The socio-political message of mass unity intensified as Mahatma Gandhi, upon his return from South Africa in 1915, launched his anti-colonial campaigns for suffering peasants in Champaran, Bihar, in 1917 and against the zamindars in the Kaira district of Gujarat in 1918. A combination of Gandhi's campaigns and the Swadeshi movement exerted a great influence on Hindi writers and brought forth a new outpouring of nationalistic literature, with Munshi Premchand as the most powerful spokesman of freedom. The writer resigned from his job as inspector of Government schools and increased his active participation in Gandhi's movement to teach the villagers how to spin their own yarn and produce indigenous handmade cloth.
The influence of Gandhi's Salt march (1930) and the second non-cooperation movement recast itself in his novel Karmabhumi, which propagates the effectiveness of public demonstrations. An anti-industrial outlook found its way in Premchand's Rangbhumi (1925). In the novel, Premchand interrogates the effects of Western industrialization through a blind beggar's struggles against a cigarette factory owner who establishes his factory next to the beggar's piece of land. Premchand invokes the idea that the consequences of industrialization are brutal: the beggar is killed in his attempts to save his little plot of land that is threatened by the factory. Premchand also expresses the helplessness of the peasants amid rising industrial colonialism by showing the expansion of the factory despite the villagers' protests.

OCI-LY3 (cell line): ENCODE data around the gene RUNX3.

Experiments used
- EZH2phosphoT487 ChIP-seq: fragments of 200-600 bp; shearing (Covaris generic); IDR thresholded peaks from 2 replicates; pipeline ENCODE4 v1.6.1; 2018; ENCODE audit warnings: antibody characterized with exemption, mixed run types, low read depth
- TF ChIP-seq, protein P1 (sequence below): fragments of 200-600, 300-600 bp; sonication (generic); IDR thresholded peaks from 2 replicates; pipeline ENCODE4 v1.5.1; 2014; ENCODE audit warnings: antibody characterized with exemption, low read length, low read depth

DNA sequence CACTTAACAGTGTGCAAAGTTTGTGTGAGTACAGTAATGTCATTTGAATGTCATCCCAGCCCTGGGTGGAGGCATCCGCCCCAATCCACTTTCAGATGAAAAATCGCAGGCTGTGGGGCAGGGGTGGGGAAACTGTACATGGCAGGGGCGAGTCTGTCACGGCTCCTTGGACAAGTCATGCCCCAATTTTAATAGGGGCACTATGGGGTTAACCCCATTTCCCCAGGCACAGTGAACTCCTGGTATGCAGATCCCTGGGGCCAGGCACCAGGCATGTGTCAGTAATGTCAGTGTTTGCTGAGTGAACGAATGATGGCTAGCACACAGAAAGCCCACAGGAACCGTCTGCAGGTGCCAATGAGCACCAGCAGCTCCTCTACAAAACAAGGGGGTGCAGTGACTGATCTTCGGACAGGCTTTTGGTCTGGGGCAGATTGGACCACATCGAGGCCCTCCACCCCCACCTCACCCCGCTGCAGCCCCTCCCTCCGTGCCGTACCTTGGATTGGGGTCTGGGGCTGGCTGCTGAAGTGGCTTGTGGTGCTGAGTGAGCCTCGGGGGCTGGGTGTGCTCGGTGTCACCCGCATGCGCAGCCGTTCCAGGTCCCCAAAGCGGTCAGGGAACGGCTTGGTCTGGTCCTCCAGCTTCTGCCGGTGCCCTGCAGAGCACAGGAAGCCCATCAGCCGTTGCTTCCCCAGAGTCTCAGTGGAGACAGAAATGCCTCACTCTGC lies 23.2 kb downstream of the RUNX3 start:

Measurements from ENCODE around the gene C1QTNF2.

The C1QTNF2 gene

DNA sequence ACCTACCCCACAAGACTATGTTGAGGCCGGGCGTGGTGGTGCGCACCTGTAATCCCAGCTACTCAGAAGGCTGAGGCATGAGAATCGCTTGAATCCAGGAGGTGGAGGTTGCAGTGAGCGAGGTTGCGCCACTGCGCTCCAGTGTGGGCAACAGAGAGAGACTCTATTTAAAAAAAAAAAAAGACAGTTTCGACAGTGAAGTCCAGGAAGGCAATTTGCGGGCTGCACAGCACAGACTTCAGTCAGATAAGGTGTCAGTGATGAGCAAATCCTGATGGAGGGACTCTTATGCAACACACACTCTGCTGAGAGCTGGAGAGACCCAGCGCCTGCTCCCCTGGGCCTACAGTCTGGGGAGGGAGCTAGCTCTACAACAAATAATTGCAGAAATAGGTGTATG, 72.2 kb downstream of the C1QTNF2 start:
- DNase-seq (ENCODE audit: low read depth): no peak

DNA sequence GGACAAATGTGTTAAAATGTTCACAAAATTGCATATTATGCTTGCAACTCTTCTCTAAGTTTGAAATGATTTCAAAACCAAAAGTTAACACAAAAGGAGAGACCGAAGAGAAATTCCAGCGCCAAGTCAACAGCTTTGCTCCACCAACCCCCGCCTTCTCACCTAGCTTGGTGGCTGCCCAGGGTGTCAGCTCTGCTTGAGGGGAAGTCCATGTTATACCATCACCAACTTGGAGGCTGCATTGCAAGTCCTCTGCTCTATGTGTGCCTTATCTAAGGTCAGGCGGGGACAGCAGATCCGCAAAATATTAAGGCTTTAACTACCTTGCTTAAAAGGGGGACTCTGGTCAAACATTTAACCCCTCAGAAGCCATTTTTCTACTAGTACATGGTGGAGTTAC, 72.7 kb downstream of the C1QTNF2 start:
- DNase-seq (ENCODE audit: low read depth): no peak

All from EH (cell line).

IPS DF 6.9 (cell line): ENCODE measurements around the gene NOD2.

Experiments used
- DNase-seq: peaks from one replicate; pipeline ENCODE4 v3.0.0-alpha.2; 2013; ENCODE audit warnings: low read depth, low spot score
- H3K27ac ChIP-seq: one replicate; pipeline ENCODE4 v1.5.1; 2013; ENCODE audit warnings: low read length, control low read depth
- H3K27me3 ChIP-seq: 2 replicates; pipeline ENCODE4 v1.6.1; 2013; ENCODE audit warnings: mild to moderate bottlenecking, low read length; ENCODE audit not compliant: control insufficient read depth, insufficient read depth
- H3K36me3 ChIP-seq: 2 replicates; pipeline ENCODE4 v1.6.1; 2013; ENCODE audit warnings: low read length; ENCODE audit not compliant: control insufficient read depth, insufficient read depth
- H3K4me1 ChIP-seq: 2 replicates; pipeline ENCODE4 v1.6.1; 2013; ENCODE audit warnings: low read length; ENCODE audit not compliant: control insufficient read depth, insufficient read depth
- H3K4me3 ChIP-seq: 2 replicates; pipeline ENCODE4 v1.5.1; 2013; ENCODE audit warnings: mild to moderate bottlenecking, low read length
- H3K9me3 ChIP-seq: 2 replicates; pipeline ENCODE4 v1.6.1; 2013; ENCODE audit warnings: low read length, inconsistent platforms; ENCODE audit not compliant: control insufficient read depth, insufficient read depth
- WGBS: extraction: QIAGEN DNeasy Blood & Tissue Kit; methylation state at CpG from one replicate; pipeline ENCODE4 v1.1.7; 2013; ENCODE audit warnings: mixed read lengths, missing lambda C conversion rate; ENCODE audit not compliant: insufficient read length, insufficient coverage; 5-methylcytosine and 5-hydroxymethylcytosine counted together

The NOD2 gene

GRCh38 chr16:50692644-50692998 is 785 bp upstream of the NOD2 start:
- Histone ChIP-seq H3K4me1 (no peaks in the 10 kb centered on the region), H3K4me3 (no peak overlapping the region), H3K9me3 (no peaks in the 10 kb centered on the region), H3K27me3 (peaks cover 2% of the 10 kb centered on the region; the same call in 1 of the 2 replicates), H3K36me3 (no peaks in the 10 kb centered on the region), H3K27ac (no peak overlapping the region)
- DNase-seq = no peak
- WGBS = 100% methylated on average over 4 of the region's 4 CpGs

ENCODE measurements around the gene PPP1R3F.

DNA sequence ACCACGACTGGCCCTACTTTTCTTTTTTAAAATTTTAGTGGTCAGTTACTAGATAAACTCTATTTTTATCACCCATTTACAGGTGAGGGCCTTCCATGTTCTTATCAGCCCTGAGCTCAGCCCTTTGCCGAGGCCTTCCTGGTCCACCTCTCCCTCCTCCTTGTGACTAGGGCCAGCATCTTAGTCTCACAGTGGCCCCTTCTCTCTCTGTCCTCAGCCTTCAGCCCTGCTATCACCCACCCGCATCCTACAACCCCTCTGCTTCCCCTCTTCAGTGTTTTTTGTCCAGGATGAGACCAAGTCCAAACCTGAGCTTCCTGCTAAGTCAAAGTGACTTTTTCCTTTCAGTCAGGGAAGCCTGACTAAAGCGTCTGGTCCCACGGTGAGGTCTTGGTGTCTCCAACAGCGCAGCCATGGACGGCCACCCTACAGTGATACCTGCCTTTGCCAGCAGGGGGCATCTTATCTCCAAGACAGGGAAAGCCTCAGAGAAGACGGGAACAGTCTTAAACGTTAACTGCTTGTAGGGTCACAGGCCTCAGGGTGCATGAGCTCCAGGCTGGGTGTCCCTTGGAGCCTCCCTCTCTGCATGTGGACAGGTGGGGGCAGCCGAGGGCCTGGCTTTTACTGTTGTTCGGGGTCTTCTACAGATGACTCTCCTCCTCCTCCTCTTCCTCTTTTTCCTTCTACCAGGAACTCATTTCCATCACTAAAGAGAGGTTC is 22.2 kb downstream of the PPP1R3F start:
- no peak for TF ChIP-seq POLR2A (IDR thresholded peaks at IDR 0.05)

Hindu-Muslim dissensions deepened in the 1940s as the movement for a separate Pakistan became stronger. Hence, Hindu-Muslim unity became a popular theme for writers like Pant, Dvivedi, and Harivanshrai Bachchan, who lamented the possibility of the subcontinent's break-up and reconstructed in their poems a nation devoid of religious, class, and caste distinctions.
Even the writings echoed modernity which was bathed by the rays of Nationalistic hues. Colonial modernity had indeed ushered an instigated plethora of cultural and political dimensions. The nexus of identity formation of the post colonial country and the formation of an individual tongue apart from the colonial language seemed to be the national fervour. Western influence on Hindi literature had cast its shadow by then. There had been a marked metamorphosis in the form, matter and the way of conglomerating the essence of Nationalism. Apart from the cultural and literary subjugation arose a new language which was influenced by the various "isms": Marxism, Feminism, Freudianism, etc within the framework of national penumbra.